- several watermills, two in the old town;
- parts of the city walls and two of three city gates survived (Berkelpoort and Grendelpoort; there are plans for the third gate to be rebuilt);
- old court building (Spaans Leenhof);
- Saint Nicolas church, a Gothic church in Valkenburg with some late Medieval wood carvings;
- Saint Gerlachus church in nearby Houthem Sint-Gerlach, with Baroque frescos by Johann Adam Schöpf, painted on marl;
- several former marl quarries (locally called 'caves', although they are largely man-made), offering guided tours; some have interesting charcoal drawings and marl sculptures, one has been recreated as the catacombs of Rome (designed by Pierre Cuypers), another one as a coal mine; in the winter Christmas markets are held in some quarries;
- a 30-metre-high (98-foot) viewing tower (Wilhelminatoren) atop a hill, connected to the town below by aerial lift;
- Thermae 2000, a sauna and wellness resort;
- a Holland Casino branch, as well as a large park around it (Kuurpark);
- two amusement parks; one focusing on popular fairy tales (Sprookjesbos);
Valkenburg is situated in a part of the Netherlands that is known for its natural beauty and many historical buildings. The area, although quite hilly, is perfectly suited for walks or (mountain) bike tours.
Listed buildings in Valkenburg
- St Nicholas church
- City walls
- Train station
Castles and stately homes in Valkenburg
- Ruined castle
- Den Halder castle
- Oost castle
- Schaloen castle
Tourist attractions in Valkenburg
- Grotestraat, Valkenburg mainstreet
- Wilhelmina tower
- Hotel built by Cuypers
- Roman catacombs (Cuypers)
Valkenburg aan de Geul is famous for its Cycling events. The city has hosted the UCI Road Cycling World Championship a record five times, in 1938, 1948, 1979 and 1998 and again in 2012. Since 2003, the city's Cauberg hill has been the finish of the Amstel Gold Race. The Tour de France had a stage finish in Valkenburg in 1992 and in 2006.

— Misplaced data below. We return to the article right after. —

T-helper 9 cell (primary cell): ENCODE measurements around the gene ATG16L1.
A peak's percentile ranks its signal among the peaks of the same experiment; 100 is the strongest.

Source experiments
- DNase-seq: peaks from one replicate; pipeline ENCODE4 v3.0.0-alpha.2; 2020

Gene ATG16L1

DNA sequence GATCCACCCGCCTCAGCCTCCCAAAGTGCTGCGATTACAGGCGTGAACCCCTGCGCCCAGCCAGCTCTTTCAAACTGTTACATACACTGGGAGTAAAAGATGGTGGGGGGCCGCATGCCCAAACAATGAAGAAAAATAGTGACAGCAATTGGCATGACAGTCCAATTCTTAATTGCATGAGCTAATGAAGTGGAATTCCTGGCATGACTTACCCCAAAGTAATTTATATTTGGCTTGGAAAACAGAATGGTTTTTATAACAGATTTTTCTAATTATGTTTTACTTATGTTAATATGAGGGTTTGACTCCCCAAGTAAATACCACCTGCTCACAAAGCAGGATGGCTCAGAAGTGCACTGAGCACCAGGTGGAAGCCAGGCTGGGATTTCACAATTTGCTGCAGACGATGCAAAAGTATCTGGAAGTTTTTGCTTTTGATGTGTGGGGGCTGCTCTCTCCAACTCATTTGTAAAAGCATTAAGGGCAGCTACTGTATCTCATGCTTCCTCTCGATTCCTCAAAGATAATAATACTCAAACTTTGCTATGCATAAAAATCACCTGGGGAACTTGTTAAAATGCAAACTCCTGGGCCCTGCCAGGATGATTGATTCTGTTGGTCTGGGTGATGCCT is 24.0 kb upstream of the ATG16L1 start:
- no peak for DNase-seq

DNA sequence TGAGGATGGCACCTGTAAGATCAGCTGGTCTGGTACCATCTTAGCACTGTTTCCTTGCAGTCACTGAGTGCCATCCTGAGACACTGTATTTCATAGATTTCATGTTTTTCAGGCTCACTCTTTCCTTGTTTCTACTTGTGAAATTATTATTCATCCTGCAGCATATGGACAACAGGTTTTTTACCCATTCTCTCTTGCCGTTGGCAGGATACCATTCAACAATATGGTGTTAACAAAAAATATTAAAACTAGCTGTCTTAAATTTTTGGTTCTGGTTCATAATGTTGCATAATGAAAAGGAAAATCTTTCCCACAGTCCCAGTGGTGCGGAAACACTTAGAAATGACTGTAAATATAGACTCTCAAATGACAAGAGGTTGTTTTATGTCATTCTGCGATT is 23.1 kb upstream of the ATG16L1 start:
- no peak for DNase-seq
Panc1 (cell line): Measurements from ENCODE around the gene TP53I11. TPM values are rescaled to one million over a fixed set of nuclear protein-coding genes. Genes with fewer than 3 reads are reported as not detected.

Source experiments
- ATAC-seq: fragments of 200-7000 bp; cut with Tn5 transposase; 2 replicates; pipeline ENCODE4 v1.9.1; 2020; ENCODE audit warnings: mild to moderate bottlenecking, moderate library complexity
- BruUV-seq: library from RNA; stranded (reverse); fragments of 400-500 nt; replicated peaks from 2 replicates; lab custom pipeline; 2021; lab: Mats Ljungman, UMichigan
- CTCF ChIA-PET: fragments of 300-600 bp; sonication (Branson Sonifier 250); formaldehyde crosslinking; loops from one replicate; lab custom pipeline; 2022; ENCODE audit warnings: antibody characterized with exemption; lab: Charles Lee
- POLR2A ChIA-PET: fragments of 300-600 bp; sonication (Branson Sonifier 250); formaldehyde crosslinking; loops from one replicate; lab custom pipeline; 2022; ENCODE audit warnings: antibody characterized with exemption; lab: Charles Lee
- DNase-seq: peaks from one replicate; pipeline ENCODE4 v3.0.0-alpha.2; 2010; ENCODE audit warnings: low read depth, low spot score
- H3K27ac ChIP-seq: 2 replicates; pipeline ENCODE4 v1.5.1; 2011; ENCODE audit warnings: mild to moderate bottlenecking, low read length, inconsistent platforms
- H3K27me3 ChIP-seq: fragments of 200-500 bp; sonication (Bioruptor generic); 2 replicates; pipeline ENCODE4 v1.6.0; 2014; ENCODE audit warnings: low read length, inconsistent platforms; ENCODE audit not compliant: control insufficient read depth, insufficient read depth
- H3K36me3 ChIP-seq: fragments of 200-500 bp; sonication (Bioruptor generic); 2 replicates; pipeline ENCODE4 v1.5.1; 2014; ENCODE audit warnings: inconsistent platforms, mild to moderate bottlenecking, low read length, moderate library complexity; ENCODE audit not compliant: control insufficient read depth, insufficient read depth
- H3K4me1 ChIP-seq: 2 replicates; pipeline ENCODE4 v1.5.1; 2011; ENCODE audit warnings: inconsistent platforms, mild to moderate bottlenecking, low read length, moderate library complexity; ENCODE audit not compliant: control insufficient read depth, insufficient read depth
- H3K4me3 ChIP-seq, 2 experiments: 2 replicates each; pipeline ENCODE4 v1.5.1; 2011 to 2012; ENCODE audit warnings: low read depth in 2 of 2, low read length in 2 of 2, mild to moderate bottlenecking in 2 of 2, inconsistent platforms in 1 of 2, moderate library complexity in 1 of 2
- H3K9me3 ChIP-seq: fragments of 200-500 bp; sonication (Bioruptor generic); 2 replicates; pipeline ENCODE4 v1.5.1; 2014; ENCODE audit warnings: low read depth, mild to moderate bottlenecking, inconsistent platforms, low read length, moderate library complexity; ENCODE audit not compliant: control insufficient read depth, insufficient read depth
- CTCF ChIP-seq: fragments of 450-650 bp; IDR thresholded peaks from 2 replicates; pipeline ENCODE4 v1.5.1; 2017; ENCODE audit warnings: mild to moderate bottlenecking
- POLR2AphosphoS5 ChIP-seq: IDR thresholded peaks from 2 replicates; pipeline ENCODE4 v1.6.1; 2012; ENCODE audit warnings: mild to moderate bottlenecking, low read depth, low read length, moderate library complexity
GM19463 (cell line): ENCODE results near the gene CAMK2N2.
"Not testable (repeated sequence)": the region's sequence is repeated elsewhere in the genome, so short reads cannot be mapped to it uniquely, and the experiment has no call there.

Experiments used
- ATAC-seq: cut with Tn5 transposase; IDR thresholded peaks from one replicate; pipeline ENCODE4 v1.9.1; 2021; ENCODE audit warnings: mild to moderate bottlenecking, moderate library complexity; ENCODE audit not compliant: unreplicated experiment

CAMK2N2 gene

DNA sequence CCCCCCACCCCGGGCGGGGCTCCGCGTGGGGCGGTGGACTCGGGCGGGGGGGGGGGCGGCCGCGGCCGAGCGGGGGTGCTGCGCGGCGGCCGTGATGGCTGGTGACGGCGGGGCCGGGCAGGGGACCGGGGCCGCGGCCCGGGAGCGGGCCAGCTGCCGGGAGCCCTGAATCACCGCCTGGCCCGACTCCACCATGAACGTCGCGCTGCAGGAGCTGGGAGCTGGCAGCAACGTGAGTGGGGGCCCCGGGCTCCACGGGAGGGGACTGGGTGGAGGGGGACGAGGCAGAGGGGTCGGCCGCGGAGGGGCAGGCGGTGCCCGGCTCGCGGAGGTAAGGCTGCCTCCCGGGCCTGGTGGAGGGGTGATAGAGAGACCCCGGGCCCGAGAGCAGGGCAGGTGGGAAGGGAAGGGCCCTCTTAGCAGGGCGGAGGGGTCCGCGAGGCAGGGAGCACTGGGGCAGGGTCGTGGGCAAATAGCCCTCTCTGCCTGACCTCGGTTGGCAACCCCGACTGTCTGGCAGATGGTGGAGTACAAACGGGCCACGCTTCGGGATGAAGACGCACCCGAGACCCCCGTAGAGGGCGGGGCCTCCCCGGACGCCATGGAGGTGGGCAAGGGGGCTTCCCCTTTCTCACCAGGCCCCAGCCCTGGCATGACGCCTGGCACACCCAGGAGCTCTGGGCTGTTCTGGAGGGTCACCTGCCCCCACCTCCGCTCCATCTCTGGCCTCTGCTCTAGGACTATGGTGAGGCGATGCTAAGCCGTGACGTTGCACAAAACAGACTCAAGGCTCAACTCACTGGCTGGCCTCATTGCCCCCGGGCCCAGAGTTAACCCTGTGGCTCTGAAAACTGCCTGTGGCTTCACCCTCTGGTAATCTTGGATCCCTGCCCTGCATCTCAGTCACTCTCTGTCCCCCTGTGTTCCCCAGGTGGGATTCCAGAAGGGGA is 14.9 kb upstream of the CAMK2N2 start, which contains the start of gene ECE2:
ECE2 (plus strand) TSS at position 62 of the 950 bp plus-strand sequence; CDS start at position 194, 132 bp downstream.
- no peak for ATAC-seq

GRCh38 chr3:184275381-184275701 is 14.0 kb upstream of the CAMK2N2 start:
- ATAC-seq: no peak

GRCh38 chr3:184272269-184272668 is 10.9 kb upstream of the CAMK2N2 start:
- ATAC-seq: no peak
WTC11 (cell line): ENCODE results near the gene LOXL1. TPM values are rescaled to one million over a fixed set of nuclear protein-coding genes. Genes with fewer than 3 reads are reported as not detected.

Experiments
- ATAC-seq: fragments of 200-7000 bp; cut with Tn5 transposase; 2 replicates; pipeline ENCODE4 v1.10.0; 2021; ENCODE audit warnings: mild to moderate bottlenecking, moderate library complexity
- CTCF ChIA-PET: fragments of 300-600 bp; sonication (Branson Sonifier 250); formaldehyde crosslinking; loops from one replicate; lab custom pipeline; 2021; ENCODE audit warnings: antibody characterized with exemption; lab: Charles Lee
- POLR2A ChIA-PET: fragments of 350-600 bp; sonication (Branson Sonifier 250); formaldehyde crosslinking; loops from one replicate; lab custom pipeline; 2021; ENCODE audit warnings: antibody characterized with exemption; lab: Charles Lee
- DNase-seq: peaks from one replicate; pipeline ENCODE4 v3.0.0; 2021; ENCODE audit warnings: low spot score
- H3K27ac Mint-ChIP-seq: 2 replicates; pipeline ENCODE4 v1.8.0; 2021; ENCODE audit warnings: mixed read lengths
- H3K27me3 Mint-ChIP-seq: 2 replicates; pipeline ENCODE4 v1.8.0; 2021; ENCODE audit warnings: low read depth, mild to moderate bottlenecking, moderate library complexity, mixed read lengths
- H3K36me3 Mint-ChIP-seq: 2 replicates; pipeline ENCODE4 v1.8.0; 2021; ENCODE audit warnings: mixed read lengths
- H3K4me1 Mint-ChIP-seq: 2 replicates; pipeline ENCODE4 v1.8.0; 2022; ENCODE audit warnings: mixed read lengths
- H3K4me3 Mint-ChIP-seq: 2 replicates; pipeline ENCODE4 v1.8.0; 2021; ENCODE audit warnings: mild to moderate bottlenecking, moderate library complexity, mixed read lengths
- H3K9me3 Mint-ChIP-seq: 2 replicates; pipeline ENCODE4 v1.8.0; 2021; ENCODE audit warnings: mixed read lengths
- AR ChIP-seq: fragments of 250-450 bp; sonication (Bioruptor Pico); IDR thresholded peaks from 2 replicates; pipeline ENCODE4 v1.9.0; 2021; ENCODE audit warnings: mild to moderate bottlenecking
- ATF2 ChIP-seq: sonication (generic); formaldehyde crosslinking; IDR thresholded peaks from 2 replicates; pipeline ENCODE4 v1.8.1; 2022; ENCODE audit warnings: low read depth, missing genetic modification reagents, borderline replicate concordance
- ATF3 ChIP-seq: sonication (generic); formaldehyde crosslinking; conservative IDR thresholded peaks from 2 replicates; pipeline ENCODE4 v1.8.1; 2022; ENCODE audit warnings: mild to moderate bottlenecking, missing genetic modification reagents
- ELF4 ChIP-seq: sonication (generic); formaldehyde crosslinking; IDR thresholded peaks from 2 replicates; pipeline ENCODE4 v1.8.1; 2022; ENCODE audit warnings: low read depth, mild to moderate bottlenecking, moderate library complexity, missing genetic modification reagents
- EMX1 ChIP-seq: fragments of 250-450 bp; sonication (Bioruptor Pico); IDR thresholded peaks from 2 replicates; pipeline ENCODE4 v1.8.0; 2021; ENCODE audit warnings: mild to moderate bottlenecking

Apart from the city of Valkenburg (including the neighbourhood of Broekhem), the municipality of Valkenburg aan de Geul comprises the following villages and hamlets: Berg en Terblijt, Vilt, Geulhem, Houthem, Sibbe, IJzeren, Oud-Valkenburg, Schin op Geul en Walem.
Valkenburg aan de Geul is served by the A79 motorway, this motorway runs from Maastricht to Heerlen.
Valkenburg aan de Geul is served by Veolia buses.
- Gerlach of Valkenberg (died c. 1170), reclusive Saint
- Engelbert of Valkenburg (c. 1220 - 1274), archbishop of Cologne
- Beatrice of Valkenburg (c. 1254 - 1277), German queen
- Pierre Cuypers (1827 – 1921), architect; spent a few years in Valkenburg
- Erich Wasmann (1859 - 1931), Austrian-born entomologist
- Jan Hanlo (1912 - 1969), poet and writer
- Lei Molin (1927 - 1990), painter
- Gerlach Cerfontaine (born in 1946) business leader (CEO of Schiphol Group)
- Camiel Eurlings (born 1973), politician, business leader (corporate director for KLM)
- Marjon Lambriks (born 1949), soprano singer
- Rob Ruijgh (born 1986), racing cyclist
- "College van B&W" [Board of mayor and aldermen] (in Dutch). Gemeente Valkenburg aan de Geul. Retrieved 2 December 2013.
- "Kerncijfers wijken en buurten" [Key figures for neighbourhoods]. CBS Statline (in Dutch). CBS. 2 July 2013. Retrieved 12 March 2014.
- "Postcodetool for 6301HC". Actueel Hoogtebestand Nederland (in Dutch). Het Waterschapshuis. Retrieved 2 December 2013.
- "Bevolkingsontwikkeling; regio per maand" [Population growth; regions per month]. CBS Statline (in Dutch). CBS. 26 June 2014. Retrieved 24 July 2014.
- Media related to Valkenburg aan de Geul at Wikimedia Commons
- Valkenburg aan de Geul travel guide from Wikivoyage
- Official website (in Dutch)